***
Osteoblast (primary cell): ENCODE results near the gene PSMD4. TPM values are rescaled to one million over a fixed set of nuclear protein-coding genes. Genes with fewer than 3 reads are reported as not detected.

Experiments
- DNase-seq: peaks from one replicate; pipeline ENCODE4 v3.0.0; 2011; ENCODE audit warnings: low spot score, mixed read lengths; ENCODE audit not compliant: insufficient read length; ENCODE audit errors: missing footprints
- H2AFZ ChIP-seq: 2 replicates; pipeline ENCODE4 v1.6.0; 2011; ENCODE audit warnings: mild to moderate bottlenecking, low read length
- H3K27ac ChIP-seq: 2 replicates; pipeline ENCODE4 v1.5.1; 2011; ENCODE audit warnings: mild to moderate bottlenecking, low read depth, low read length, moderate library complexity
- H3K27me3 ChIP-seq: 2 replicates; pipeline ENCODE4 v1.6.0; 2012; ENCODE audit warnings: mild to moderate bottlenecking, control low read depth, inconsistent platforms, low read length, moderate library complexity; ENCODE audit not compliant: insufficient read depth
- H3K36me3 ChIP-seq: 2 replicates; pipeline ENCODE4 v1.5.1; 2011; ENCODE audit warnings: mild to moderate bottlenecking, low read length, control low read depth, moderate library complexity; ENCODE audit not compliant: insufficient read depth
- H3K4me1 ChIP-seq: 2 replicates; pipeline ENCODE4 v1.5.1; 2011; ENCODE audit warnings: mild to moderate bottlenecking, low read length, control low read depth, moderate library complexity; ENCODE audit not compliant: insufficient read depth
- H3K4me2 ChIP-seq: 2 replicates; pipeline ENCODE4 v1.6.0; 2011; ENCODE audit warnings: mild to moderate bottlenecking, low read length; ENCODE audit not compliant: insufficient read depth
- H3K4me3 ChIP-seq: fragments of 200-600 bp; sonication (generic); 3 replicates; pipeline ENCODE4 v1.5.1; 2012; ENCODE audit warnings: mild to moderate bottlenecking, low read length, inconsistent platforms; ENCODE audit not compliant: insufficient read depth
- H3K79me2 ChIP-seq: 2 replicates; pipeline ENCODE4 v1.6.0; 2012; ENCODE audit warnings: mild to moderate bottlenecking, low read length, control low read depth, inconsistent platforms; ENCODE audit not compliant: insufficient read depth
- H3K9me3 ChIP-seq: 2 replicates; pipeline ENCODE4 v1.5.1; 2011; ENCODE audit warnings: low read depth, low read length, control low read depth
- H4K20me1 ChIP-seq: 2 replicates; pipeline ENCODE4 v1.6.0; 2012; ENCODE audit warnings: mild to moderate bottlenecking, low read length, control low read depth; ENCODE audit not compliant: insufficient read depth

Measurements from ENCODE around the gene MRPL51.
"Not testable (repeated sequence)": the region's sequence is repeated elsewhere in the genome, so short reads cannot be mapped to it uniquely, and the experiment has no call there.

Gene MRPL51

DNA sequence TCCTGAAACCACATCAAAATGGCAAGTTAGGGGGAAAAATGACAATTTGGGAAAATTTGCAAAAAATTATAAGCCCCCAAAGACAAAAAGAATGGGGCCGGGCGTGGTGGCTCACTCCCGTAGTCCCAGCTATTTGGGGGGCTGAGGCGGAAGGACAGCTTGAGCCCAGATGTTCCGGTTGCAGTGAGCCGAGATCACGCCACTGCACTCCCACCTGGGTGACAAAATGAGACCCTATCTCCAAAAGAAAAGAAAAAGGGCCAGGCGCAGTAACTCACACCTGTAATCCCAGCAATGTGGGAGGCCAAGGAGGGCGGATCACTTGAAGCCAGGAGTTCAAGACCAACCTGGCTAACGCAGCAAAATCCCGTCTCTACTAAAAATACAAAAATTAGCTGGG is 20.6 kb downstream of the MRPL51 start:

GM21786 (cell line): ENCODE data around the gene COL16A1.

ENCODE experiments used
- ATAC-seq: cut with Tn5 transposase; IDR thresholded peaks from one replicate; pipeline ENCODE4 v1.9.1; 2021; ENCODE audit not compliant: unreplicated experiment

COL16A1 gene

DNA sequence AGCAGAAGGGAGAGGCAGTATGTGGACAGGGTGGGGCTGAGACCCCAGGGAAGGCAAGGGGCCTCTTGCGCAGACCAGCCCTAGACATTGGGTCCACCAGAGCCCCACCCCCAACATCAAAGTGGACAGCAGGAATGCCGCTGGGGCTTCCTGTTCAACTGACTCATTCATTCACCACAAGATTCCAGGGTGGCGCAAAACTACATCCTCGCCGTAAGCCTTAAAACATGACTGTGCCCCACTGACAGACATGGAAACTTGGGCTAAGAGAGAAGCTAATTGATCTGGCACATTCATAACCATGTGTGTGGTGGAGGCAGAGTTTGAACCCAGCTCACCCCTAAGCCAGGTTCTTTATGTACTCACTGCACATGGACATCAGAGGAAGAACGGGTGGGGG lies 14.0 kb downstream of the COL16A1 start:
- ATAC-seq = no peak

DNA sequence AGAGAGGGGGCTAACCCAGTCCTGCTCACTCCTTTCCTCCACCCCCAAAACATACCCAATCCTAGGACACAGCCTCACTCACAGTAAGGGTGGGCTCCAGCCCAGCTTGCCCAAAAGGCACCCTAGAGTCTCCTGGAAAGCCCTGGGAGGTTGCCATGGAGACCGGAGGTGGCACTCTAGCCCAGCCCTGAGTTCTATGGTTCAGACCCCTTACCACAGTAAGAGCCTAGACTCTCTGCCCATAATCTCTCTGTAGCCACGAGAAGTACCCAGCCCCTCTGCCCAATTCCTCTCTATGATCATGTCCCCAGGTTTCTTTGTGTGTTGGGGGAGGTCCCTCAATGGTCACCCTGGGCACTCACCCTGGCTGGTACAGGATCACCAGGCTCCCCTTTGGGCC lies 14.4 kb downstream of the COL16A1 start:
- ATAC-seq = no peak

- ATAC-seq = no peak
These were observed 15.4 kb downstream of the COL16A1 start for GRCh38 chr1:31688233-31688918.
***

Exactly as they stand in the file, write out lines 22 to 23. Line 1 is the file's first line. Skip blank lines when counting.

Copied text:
DNA sequence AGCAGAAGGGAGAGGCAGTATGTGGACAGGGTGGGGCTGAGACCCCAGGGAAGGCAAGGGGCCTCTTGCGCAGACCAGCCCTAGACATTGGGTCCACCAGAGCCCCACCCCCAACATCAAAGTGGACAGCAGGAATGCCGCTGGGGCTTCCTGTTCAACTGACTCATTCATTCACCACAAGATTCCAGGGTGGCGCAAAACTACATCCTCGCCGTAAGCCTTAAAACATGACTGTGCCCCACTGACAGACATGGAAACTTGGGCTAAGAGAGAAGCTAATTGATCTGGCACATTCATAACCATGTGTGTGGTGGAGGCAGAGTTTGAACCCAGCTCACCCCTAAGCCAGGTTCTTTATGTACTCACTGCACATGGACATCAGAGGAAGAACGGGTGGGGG lies 14.0 kb downstream of the COL16A1 start:
- ATAC-seq = no peak